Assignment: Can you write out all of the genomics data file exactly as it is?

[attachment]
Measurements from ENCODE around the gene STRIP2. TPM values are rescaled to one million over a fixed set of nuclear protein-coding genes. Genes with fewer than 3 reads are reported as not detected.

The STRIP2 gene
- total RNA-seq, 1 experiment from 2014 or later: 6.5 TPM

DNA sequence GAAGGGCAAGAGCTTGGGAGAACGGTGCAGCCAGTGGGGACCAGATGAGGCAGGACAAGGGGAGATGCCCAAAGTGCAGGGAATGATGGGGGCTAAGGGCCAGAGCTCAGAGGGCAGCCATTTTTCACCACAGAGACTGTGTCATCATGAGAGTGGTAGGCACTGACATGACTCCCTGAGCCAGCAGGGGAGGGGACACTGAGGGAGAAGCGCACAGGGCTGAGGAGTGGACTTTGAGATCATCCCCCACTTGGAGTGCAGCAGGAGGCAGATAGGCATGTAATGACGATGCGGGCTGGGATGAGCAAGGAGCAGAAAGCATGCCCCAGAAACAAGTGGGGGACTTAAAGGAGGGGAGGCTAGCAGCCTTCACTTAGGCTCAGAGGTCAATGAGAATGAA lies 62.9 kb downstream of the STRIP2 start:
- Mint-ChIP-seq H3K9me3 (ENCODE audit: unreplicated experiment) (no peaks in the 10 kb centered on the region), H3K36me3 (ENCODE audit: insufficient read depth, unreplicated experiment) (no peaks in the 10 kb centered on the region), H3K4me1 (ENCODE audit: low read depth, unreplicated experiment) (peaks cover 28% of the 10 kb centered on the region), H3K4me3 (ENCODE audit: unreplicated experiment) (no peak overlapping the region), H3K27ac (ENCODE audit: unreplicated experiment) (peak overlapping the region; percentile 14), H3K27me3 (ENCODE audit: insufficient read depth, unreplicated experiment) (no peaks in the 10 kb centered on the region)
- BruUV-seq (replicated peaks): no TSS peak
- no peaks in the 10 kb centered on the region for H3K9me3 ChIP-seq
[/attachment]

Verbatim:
Measurements from ENCODE around the gene STRIP2. TPM values are rescaled to one million over a fixed set of nuclear protein-coding genes. Genes with fewer than 3 reads are reported as not detected.

The STRIP2 gene
- total RNA-seq, 1 experiment from 2014 or later: 6.5 TPM

DNA sequence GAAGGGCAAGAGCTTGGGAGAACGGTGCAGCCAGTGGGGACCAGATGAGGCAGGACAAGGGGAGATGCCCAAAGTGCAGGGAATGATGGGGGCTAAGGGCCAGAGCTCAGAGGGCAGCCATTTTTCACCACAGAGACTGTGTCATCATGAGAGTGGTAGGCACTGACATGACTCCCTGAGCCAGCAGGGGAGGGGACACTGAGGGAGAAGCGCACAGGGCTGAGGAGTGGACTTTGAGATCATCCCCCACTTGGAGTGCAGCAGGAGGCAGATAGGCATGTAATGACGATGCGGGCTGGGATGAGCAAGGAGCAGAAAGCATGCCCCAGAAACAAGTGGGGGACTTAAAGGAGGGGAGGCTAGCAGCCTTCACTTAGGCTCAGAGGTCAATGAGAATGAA lies 62.9 kb downstream of the STRIP2 start:
- Mint-ChIP-seq H3K9me3 (ENCODE audit: unreplicated experiment) (no peaks in the 10 kb centered on the region), H3K36me3 (ENCODE audit: insufficient read depth, unreplicated experiment) (no peaks in the 10 kb centered on the region), H3K4me1 (ENCODE audit: low read depth, unreplicated experiment) (peaks cover 28% of the 10 kb centered on the region), H3K4me3 (ENCODE audit: unreplicated experiment) (no peak overlapping the region), H3K27ac (ENCODE audit: unreplicated experiment) (peak overlapping the region; percentile 14), H3K27me3 (ENCODE audit: insufficient read depth, unreplicated experiment) (no peaks in the 10 kb centered on the region)
- BruUV-seq (replicated peaks): no TSS peak
- no peaks in the 10 kb centered on the region for H3K9me3 ChIP-seq